It’s been quite a while, since this actually happened. And the way I participated doesn’t make any sense.
I had nothing in my agenda on April 30th yet. And since I like Mezcal, but don’t want to buy too many bottles of it, a masterclass seemed like the ideal way to go. So, the night got blocked, samples were ordered and I was looking forward to it!
Then some friends asked to go camping the week after and that seemed like a good idea. We got enthusiastic about that camping trip, and the epic level of beers had during that short holiday. Enthusiastic in a way that we decided to extend things to a full week.
Without checking the agenda, of course.
Of course, we’re in a civilized country so, even though I had now double booked the Friday night, I would just bring my samples along and stream the masterclass. Wifi on campgrounds and all.
Then we found out there is no Wifi on the campground. And when we arrived there, we found that 4G coverage was of a level that you might be able to receive a whatsapp message. You might. If you don’t walk more than 10 meters away from our spot.
As you might imagine, there was no mezcal masterclass to be had at the time. Luckily things were recorded and I could follow along at a later moment, but that does take some joy out of it. No interaction, whatsoever.
Del Maguey Vida, 42%
Very aromatic, smoke, burnt sugar, some green notes of agave or cactus. There’s some rich fruity notes of grilled pineapple.
The palate is gentle and rich. There’s still that green, planty notes, and the smoke starts coming through. There’s a whiff of salinity, grilled pineapple, apple.
The finish is again rich, but still bright. It’s full, with fruit, green notes and some smoke.
I had it years ago, and I should have had it more. It’s very solid, and as an entry level drink, the bar is set quite high!
Del Maguey Chichicapa, 48%
Somewhat lighter than the Vida, with more green notes. But the green notes are a bit more ripe, a bit more sugary. Also some stewed granny smith apple, soft pears, a whiff of smoke. Olives, and some olive oil and some ashy notes, maybe?
Quite syrupy on the arrival, but light. Aromatic floral notes, some sugary notes. It gets drier after a while, and a bit more smoky and ashy. Gets a bit more plant-green like after a longer time. More cactus and agave like.
The finish is slightly more typical for Mezcal. Green, smoky, fruity, but mostly plants and flowers.
Rey Campero Cuishe, 48.3%
A bit darker with hints of dark chocolate and mole. Still slightly smoke, but with cocoa powder, some spicy chili like notes. Maybe some refried beans. A bit of chalkiness.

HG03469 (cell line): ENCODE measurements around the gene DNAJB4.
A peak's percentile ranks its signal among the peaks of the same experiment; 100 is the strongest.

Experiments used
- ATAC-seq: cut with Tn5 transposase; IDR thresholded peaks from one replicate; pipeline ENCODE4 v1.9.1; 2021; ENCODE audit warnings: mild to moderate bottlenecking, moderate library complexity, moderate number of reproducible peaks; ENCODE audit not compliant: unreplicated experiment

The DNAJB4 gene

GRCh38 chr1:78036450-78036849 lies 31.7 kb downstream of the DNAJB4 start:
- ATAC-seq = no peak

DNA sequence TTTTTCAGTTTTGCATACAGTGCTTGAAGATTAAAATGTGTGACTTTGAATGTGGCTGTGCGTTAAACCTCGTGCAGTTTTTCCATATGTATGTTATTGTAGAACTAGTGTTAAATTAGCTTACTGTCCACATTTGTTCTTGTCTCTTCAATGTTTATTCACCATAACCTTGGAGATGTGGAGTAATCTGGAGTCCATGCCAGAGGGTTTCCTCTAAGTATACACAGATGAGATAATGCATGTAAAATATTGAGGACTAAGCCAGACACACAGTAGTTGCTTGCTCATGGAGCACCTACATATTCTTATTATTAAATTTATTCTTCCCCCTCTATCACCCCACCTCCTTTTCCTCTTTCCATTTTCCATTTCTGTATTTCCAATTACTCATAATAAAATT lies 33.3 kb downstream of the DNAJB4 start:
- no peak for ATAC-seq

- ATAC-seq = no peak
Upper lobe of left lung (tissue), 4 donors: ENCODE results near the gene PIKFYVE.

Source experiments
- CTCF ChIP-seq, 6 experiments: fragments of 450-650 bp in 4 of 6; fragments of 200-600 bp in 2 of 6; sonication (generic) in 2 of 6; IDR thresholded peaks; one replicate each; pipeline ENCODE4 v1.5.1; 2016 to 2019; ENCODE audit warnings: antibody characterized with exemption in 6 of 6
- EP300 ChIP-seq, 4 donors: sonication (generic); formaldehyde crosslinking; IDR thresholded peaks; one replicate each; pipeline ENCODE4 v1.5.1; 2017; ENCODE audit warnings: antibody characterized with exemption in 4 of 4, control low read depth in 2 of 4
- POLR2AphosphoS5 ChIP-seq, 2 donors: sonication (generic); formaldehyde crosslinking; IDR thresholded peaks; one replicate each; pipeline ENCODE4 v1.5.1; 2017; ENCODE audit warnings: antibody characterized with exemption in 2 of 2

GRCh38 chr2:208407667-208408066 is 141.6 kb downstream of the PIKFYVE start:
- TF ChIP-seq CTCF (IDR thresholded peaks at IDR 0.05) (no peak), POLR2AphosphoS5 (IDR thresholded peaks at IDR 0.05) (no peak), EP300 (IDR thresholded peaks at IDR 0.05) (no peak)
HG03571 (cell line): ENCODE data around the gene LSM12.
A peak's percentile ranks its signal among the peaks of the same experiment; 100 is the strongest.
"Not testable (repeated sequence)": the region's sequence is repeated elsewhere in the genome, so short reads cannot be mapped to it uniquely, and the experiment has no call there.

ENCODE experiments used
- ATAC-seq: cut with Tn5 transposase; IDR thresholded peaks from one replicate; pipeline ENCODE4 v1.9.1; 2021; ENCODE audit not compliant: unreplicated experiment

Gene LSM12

Some burnt lemon or grapefruit peels, with the oil from them as well. Again, some cocoa powder, dark chocolate, espresso. Also some vegetal notes, and dryness.
The finish brings more of the vegetal notes and tones down the other darker notes I had earlier. It’s still not overly light, but also not as heavy as on the palate
With this one I had the idea the rest was having something else than I was having. There were such different notes it was ridiculous.
Baltazar Cruz Tobala, 48.5%
Slightly chalky with lots of agave notes. Some smoke, some lemon and lime notes, some salinity.
The palate is, again, slightly sugary, syrupy. Slightly dry with notes of agave, lemon balm, chili pepper, some wine gums and boiled candy too.
The palate is more crisp with hints of lemon, apples, flowers and grass. Quite long and it gets some notes of wine gums.
Wild Jabali, Del Maguey, 45%
Big flavors, although it’s hard to pin down. There’s a weird conflict between floral and green flavors, and rich almost chocolatey flavors.
The palate is very smooth, and rich yet dry. The dryness is very vegetal and floral, the sweetness brings quite some fruit and a different side of floral. It’s lighter than the nose, but still has some mole notes.
The finish goes even more dry, and more straight forward agave. Lots of floral and plant notes. Lots of agave and a whiff of smoke as in all of them. Quite a long finish.
Onofre Ortiz, Ensamble Cinco Magueyes, 48%
This mezcal is a blend of different species of agave: Bicuishe, Espadin, Madrecuishe, Mexicano, Tepeztate.
Strangely grainy, almost whisky like. Pound cake, with a whiff of green plants, cactus, agave, smoke. The salinity of previous ones is here too, but it is slightly brothy, somehow.
On the palate is gets insanely fruity with apricots, strawberries, sweet apple, pear, pineapple. A mineral thing too, some clay, or slate. It’s still quite heavy, but in a different way than before. Not chocolatey or something, but the minerality works really well.
The finish carries on down the line, a heavy way of fruity. Not overripe, but berries and apricots, apples and pears.
Iberico, Del Maguey, 49%
The meaty salinity is ridiculous in this one. I have no idea how to describe this. It’s like a meat-distillate. Strangely, I’m getting some stewed red fruits too. Wild boar with cranberry sauce? In a drink? Aniseed, nuts, fruits. Ridiculous.
The palate is surprisingly biting, with the meat and salt kick in a different way. There’s fruit and spices too. The ham is surprisingly recognizable, and that’s just weird. Fruity, spicy, meaty, plant like.
The finish starts with lots of lemon, lemon balm, but again the meatiness.
I have no idea what to do with this. It is insanely tasty, but it’s just so weird…
In review, then!
Timon has an almost encyclopedic knowledge of Mezcal, and that is quite noticeable. All in a good way, since the tasting was absolutely never dull or boring, and there still was a lot of information to digest.
I already wanted to visit Palenque in Gent, and now I want to do so more than before. I also want to try more mezcals again, and might be doing a bottle-share in the near future. That Iberico thing, though. It’s very, very tasty, but it’s so weird. I never drank ham before!
In short, this was an awesome tasting and I’ll make sure to keep my eyes open for follow-ups